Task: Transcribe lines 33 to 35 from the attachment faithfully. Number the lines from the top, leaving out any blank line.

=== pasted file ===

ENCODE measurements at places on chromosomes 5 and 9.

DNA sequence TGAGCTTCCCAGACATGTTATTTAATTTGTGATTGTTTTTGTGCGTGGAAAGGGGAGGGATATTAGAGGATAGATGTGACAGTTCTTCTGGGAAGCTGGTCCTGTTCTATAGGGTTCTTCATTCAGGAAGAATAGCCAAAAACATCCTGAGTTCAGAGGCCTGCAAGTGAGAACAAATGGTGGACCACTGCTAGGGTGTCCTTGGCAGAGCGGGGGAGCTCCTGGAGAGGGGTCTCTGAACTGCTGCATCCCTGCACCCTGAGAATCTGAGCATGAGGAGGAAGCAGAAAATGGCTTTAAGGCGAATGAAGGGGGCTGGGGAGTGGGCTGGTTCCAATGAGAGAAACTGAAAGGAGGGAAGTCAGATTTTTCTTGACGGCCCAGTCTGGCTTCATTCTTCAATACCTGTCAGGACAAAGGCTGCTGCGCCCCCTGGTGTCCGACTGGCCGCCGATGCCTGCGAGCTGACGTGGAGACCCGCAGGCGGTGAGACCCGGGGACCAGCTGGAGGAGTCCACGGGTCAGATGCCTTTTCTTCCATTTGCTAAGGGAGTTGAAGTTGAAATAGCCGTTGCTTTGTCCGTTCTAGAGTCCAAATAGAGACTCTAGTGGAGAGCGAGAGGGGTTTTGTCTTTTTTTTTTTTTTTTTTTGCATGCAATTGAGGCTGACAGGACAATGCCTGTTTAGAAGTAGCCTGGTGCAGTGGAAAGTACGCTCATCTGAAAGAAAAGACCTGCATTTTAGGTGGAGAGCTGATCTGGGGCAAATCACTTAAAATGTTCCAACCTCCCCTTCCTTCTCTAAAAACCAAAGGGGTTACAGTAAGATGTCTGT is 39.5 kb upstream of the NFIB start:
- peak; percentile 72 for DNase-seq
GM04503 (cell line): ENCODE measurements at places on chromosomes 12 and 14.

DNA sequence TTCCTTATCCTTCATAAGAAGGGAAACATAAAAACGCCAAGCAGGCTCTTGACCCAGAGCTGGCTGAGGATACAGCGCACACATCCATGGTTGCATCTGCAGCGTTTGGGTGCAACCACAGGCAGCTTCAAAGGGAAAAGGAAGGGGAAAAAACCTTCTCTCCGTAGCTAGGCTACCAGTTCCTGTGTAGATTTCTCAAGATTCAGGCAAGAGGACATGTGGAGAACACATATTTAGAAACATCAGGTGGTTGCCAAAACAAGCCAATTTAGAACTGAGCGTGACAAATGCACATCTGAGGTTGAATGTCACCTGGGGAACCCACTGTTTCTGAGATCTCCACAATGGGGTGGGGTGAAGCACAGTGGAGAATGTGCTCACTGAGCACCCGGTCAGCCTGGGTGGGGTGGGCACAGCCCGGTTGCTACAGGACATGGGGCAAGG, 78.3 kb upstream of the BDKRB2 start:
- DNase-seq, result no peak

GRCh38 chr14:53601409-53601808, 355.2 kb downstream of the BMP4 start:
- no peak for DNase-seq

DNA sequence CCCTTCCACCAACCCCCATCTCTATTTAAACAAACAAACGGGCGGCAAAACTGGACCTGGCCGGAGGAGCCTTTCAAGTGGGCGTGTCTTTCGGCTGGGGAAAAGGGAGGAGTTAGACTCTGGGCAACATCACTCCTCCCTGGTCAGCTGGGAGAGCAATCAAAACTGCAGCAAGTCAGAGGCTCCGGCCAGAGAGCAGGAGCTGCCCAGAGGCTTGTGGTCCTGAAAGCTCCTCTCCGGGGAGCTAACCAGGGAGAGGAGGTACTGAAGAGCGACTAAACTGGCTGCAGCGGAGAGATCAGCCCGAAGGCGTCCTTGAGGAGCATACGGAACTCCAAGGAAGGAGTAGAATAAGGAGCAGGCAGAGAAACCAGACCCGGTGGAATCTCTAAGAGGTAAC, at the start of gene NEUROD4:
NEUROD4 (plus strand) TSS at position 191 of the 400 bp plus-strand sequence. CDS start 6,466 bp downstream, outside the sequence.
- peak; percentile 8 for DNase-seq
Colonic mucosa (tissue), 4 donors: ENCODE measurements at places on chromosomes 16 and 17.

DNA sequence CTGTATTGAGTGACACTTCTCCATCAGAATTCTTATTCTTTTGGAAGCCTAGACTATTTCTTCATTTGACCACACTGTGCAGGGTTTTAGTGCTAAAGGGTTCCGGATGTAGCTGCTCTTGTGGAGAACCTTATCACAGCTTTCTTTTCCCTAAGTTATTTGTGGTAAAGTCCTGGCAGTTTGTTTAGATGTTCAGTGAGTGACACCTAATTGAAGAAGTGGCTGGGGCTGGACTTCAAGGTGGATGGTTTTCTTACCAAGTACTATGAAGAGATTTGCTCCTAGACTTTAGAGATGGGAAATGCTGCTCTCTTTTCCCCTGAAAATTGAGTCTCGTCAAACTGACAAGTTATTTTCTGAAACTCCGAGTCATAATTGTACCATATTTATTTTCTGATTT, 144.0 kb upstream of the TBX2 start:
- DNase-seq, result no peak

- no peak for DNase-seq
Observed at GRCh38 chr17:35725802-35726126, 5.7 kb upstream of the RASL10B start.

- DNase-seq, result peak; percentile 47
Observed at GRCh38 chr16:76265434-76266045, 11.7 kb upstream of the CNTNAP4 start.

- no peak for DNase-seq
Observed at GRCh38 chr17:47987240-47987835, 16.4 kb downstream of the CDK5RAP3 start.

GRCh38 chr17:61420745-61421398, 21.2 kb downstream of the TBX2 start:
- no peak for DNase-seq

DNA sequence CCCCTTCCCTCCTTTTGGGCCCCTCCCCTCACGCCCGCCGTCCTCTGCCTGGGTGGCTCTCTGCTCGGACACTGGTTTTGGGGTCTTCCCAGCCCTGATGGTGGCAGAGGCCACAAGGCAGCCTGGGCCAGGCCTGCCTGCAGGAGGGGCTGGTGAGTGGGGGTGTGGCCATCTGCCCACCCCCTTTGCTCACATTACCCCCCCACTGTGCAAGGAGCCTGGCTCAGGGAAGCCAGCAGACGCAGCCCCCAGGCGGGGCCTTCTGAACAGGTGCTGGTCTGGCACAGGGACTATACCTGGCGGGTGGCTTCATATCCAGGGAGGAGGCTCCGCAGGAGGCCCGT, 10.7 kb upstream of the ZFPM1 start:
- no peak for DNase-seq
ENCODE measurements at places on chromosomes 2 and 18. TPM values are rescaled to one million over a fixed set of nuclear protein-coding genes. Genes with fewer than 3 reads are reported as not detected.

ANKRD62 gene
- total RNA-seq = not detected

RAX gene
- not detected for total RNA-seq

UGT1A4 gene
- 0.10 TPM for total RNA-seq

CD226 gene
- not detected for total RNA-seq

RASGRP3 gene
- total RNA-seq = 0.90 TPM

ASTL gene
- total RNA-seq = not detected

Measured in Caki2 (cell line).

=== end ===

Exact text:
- not detected for total RNA-seq

RASGRP3 gene
- total RNA-seq = 0.90 TPM